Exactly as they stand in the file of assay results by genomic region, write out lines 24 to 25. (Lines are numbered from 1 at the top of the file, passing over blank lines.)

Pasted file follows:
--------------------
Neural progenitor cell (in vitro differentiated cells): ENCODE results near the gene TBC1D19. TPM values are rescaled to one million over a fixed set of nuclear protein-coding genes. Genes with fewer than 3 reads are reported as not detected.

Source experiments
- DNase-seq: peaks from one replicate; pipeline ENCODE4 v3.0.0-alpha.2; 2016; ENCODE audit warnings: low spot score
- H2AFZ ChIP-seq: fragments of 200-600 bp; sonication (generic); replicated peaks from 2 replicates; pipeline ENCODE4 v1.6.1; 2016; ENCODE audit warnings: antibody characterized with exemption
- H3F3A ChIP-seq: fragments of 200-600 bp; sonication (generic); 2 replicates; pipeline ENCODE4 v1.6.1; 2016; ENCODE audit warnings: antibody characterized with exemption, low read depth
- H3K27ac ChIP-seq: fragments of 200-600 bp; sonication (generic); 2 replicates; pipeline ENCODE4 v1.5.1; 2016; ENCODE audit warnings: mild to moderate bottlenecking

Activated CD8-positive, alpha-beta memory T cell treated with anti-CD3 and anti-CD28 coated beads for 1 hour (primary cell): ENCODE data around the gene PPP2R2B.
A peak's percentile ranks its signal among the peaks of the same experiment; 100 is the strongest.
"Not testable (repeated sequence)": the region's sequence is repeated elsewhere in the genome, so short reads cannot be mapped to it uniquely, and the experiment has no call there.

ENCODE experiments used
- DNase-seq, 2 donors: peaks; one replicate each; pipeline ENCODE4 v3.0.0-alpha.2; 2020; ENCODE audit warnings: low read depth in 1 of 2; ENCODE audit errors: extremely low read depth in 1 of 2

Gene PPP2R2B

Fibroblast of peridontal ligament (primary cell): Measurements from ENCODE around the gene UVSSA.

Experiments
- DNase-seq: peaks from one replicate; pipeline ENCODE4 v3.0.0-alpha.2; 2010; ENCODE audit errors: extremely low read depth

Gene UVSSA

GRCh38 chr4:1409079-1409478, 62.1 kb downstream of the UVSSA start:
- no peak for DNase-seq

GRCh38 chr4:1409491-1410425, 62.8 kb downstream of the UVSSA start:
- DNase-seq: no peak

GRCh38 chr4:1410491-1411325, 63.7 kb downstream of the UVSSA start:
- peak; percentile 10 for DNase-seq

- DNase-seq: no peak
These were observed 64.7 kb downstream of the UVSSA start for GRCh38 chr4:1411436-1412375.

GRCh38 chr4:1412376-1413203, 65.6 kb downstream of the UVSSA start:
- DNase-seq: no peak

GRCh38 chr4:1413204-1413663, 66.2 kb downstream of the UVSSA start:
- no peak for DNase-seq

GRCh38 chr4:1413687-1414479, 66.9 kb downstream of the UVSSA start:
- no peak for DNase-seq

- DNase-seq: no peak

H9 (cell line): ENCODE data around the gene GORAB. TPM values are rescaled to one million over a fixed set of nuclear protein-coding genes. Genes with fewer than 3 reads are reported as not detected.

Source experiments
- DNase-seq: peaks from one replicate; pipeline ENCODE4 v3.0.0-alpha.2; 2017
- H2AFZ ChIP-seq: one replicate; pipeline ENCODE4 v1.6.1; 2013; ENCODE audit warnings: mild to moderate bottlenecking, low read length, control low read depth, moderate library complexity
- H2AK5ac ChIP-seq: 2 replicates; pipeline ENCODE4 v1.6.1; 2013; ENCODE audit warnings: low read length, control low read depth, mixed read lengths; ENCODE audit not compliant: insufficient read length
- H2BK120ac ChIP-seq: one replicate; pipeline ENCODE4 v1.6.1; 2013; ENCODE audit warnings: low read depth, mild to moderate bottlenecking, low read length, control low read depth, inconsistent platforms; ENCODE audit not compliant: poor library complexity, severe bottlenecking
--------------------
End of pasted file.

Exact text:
These were observed 64.7 kb downstream of the UVSSA start for GRCh38 chr4:1411436-1412375.

GRCh38 chr4:1412376-1413203, 65.6 kb downstream of the UVSSA start: